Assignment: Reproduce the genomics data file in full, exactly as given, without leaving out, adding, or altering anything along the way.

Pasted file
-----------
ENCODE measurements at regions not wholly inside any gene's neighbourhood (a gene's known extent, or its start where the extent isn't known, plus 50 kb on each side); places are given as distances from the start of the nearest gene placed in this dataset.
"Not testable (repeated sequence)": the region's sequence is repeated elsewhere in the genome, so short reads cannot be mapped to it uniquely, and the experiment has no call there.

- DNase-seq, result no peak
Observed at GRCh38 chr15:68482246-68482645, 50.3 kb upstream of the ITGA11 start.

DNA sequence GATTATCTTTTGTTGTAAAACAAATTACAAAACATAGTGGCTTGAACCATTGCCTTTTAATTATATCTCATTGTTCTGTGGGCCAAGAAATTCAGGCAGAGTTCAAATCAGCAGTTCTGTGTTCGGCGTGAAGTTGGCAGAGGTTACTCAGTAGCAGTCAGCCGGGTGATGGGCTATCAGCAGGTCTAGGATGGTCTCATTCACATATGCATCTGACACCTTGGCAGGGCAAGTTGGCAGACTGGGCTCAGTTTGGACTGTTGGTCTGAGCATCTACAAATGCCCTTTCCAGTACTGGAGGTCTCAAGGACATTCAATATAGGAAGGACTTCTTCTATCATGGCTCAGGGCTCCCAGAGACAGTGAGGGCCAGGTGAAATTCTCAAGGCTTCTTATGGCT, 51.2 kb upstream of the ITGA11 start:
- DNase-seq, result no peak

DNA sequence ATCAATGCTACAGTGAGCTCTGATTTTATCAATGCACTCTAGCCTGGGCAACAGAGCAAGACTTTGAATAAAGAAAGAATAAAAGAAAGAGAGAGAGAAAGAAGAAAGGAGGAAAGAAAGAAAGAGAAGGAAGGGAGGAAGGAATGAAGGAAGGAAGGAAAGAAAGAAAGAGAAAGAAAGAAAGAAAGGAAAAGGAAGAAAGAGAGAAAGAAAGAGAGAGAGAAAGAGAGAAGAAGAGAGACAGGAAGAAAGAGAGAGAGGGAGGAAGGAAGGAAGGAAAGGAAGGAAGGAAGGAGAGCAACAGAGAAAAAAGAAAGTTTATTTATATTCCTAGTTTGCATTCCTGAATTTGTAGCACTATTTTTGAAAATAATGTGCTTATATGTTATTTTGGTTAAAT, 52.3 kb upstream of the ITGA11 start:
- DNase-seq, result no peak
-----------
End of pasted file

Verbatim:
ENCODE measurements at regions not wholly inside any gene's neighbourhood (a gene's known extent, or its start where the extent isn't known, plus 50 kb on each side); places are given as distances from the start of the nearest gene placed in this dataset.
"Not testable (repeated sequence)": the region's sequence is repeated elsewhere in the genome, so short reads cannot be mapped to it uniquely, and the experiment has no call there.

- DNase-seq, result no peak
Observed at GRCh38 chr15:68482246-68482645, 50.3 kb upstream of the ITGA11 start.

DNA sequence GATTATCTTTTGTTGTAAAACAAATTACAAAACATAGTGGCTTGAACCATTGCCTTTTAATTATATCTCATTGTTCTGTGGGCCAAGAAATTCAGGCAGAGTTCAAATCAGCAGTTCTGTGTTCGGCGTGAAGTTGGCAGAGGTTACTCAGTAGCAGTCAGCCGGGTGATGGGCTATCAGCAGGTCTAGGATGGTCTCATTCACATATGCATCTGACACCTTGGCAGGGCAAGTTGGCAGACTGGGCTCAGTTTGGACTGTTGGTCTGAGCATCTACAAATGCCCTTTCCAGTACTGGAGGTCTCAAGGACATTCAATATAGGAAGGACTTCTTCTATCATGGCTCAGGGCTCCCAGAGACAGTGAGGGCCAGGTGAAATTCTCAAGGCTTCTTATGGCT, 51.2 kb upstream of the ITGA11 start:
- DNase-seq, result no peak

DNA sequence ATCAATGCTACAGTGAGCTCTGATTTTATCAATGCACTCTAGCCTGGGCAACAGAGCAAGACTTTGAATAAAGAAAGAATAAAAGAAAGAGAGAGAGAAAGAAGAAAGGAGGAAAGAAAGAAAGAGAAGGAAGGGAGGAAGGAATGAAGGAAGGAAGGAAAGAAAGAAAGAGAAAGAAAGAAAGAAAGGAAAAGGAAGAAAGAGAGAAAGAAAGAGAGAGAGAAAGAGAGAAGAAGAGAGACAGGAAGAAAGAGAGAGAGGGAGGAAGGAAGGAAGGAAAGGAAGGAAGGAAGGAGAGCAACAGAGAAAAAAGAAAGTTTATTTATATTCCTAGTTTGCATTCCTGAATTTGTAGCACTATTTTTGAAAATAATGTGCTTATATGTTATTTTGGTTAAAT, 52.3 kb upstream of the ITGA11 start:
- DNase-seq, result no peak